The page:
Naomi Watts had two films at Sundance this year and while Julius Onah’s universally celebrated family drama Luce was picked up for distribution by NEON and Topic Studios, it’s her enthralling performance in Alistair Banks Griffin’s The Wolf Hour that still has me reeling. Inhabiting a writer who’s emotionally paralyzed by a flurry of phobias, Griffin’s deliciously disturbing descent into one woman’s isolated world reminded me of Chantal Akerman’s Je, Tu, Ile, Elle (1974) combined with Rip Torn’s underrated 1988 cult classic The Telephone (1988) which flaunts a similarly stunning performance by Whoopi Goldberg. Add to that another memorable musical score by Saunder Jurriaans (The Lodge, The Fits) and some seriously sweaty cinematography by Khalid Mohtaseb, The Wolf Hour is a surprising solid throwback to a tumultuous 1970s.

The best “shorts program” of Sundance this year was the “Animation Spotlight,” showcasing eight electrifying films. Renee Zhan won the Animated Short Film Jury Award for her beguiling piece Reneepoptosis following three different Renees who all go on a quest to uncover who God is. Weaving through the ups and downs, peaks and valleys, rocky and calm, I was left in a profoundly peaceful place… all in 10 minutes.

Jeron Braxton had won the Short Film Jury Award for Animation last year for his self taught, 13-minute Glucose (2018) that hypnotically explores everything from his own private bedroom to the terrifying streets of America. Braxton’s much anticipated follow-up OCTANE clocks in at six minutes, astounding me yet again with homemade animation as well as furthering the horrors of growing up Black in America.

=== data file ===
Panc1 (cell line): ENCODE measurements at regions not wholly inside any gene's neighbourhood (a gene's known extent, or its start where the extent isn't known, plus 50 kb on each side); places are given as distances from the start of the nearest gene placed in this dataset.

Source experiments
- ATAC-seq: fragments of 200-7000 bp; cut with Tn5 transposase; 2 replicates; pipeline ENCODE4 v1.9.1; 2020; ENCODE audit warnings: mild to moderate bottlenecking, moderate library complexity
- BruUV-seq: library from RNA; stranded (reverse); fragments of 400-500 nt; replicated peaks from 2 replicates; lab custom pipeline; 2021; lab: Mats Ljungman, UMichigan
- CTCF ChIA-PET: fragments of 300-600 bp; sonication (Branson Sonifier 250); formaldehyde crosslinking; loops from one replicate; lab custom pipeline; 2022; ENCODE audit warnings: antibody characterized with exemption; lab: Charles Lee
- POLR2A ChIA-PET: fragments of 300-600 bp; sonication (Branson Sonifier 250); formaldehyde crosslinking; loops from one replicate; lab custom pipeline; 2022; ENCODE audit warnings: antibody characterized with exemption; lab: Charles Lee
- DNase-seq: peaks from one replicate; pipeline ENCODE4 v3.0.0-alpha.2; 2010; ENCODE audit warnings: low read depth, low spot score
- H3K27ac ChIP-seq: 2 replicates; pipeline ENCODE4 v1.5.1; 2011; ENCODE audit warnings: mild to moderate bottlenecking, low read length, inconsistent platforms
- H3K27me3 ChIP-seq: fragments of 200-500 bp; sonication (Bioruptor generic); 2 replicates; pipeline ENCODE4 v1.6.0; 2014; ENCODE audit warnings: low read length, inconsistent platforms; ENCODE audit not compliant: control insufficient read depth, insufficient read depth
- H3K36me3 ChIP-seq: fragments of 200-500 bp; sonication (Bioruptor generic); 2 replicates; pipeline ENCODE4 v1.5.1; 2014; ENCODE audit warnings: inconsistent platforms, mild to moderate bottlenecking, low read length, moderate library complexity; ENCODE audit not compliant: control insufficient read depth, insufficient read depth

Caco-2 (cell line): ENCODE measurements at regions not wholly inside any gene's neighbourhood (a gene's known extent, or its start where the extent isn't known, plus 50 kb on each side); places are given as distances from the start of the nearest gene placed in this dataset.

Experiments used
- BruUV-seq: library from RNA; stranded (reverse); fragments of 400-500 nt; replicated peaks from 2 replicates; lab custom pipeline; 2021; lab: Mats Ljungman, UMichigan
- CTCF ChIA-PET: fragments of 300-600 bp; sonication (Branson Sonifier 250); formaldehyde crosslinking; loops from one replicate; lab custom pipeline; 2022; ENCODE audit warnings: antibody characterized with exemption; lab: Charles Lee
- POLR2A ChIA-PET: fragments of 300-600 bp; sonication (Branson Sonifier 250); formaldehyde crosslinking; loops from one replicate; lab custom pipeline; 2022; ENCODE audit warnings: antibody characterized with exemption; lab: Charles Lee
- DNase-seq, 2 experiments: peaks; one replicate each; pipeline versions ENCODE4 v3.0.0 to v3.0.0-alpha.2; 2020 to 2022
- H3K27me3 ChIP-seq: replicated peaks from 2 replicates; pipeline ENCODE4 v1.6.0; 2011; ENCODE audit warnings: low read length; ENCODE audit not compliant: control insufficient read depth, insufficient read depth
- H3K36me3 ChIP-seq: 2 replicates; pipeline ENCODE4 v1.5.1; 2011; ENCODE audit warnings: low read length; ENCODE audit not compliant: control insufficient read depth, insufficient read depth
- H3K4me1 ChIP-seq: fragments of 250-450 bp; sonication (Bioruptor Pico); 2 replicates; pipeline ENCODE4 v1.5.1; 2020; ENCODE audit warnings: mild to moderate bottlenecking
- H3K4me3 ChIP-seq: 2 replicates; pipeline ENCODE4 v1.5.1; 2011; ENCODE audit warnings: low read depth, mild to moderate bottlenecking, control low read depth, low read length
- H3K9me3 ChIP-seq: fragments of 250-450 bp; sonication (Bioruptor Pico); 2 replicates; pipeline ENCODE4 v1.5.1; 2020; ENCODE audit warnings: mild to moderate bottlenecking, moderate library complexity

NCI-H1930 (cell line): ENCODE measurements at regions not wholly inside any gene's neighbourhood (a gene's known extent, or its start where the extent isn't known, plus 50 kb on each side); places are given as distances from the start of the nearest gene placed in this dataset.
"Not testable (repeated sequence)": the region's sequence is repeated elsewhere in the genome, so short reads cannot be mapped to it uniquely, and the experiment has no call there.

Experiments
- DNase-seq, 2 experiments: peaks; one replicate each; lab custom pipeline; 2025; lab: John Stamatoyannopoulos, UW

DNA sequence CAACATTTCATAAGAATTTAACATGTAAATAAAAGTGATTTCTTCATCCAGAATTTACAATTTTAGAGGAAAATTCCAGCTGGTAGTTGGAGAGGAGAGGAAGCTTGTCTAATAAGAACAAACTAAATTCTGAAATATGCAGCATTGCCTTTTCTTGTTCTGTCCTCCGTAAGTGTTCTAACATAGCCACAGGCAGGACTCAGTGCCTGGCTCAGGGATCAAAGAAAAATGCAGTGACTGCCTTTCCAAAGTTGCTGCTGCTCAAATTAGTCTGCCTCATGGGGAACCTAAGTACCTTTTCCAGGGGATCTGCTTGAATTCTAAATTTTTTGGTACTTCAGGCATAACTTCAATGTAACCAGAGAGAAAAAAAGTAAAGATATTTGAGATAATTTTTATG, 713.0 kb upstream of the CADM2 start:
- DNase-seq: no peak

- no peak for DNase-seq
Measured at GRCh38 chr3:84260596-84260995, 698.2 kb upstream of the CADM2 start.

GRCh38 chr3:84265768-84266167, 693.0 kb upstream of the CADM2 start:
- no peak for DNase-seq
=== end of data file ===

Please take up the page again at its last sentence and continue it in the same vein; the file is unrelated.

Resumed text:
Polish filmmaker Tomek Popakui’s ecstasy extravaganza Acid Rain had me bleary-eyed with every emotion possible at the end of his 28-minute masterpiece. Taking audiences through an evening’s entire life cycle by way of 1990s rave culture, each stage brings another level of uncertainty. Popakui’s level of skill and inspiration being displayed here is on par with any feature film this year. I wanted to watch the film again as soon as it ended.

Dirtscraper (Peter Burr, US)
Peter Burr made one of my favorite films of 2017, Pattern Language, a mesmerizing 11-minute experience, engrossing its audience in some of the most fascinating B&W digitized layering of patterned life that I have ever witnessed. At this year’s New Frontier Exhibitions, Burr utilized the massive, three-sided interactive projection stage (complete with portable headphones) with a stunning large-scale abstract installation. Simulating “an underground structure whose smart architecture is overseen by artificial intelligences—spatial and social designers that observe, learn, and make changes to the system”, this long form piece (running over an hour) hypnotized me like no other movie at this year’s Sundance and has magnified Burr’s “endlessly mutating labyrinth” to the umpteenth degree. Keep your eyes, ears and inner parts peeled for this truly unique occurrence. (It has been presented by various institutions around the world, including Documenta 14, MoMA PS1, and the Barbican Centre.)

Jesse Hawthorne Ficks is the Film History Coordinator at the Academy of Art University in San Francisco and curates/hosts the Midnites for Maniacs series. He is part of the SF Film Critics Circle and is the film festival critic for 48hills.

48 Hills welcomes comments in the form of letters to the editor, which you can submit here. We also invite you to join the conversation on our FacebookTwitter, and Instagram

Jesse Hawthorne Ficks
Jesse Hawthorne Ficks is the film history coordinator at the Academy of Art University in San Francisco, and is part of the San Francisco Bay Area Film Critics Circle. He curates and hosts “MiDNiTES FOR MANiACS,” a film series celebrating underrated and overlooked cinema, in a neo-sincere manner.